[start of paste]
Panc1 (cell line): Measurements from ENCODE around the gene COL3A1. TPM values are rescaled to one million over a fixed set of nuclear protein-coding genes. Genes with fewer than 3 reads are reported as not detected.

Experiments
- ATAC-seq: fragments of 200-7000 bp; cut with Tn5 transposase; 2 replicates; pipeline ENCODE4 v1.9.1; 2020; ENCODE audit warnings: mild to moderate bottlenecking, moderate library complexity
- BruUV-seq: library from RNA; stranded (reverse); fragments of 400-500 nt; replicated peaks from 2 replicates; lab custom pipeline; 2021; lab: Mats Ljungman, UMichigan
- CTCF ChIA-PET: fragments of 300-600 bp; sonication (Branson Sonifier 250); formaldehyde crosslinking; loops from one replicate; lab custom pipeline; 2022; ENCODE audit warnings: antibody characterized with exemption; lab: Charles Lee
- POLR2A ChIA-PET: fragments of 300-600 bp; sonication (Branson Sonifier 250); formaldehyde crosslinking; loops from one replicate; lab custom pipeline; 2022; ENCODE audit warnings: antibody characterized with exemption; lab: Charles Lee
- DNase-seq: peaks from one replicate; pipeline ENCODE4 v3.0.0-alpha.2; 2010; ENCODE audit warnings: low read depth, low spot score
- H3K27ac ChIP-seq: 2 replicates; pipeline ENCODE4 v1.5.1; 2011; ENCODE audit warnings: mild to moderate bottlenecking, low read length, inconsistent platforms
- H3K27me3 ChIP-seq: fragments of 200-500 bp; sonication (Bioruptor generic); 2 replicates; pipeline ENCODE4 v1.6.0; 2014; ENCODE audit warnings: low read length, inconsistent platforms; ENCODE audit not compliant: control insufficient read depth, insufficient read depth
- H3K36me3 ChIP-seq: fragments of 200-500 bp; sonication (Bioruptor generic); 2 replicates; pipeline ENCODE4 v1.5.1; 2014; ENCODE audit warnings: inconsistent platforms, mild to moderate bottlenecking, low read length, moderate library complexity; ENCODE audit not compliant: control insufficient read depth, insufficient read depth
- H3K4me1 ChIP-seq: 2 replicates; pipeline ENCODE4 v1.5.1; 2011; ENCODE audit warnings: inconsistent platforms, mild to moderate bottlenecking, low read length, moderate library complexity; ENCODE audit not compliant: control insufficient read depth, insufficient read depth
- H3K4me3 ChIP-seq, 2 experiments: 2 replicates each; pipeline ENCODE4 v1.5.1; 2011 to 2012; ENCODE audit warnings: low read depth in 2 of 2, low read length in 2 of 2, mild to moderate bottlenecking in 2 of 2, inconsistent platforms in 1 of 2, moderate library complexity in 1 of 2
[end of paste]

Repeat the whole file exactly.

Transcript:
Panc1 (cell line): Measurements from ENCODE around the gene COL3A1. TPM values are rescaled to one million over a fixed set of nuclear protein-coding genes. Genes with fewer than 3 reads are reported as not detected.

Experiments
- ATAC-seq: fragments of 200-7000 bp; cut with Tn5 transposase; 2 replicates; pipeline ENCODE4 v1.9.1; 2020; ENCODE audit warnings: mild to moderate bottlenecking, moderate library complexity
- BruUV-seq: library from RNA; stranded (reverse); fragments of 400-500 nt; replicated peaks from 2 replicates; lab custom pipeline; 2021; lab: Mats Ljungman, UMichigan
- CTCF ChIA-PET: fragments of 300-600 bp; sonication (Branson Sonifier 250); formaldehyde crosslinking; loops from one replicate; lab custom pipeline; 2022; ENCODE audit warnings: antibody characterized with exemption; lab: Charles Lee
- POLR2A ChIA-PET: fragments of 300-600 bp; sonication (Branson Sonifier 250); formaldehyde crosslinking; loops from one replicate; lab custom pipeline; 2022; ENCODE audit warnings: antibody characterized with exemption; lab: Charles Lee
- DNase-seq: peaks from one replicate; pipeline ENCODE4 v3.0.0-alpha.2; 2010; ENCODE audit warnings: low read depth, low spot score
- H3K27ac ChIP-seq: 2 replicates; pipeline ENCODE4 v1.5.1; 2011; ENCODE audit warnings: mild to moderate bottlenecking, low read length, inconsistent platforms
- H3K27me3 ChIP-seq: fragments of 200-500 bp; sonication (Bioruptor generic); 2 replicates; pipeline ENCODE4 v1.6.0; 2014; ENCODE audit warnings: low read length, inconsistent platforms; ENCODE audit not compliant: control insufficient read depth, insufficient read depth
- H3K36me3 ChIP-seq: fragments of 200-500 bp; sonication (Bioruptor generic); 2 replicates; pipeline ENCODE4 v1.5.1; 2014; ENCODE audit warnings: inconsistent platforms, mild to moderate bottlenecking, low read length, moderate library complexity; ENCODE audit not compliant: control insufficient read depth, insufficient read depth
- H3K4me1 ChIP-seq: 2 replicates; pipeline ENCODE4 v1.5.1; 2011; ENCODE audit warnings: inconsistent platforms, mild to moderate bottlenecking, low read length, moderate library complexity; ENCODE audit not compliant: control insufficient read depth, insufficient read depth
- H3K4me3 ChIP-seq, 2 experiments: 2 replicates each; pipeline ENCODE4 v1.5.1; 2011 to 2012; ENCODE audit warnings: low read depth in 2 of 2, low read length in 2 of 2, mild to moderate bottlenecking in 2 of 2, inconsistent platforms in 1 of 2, moderate library complexity in 1 of 2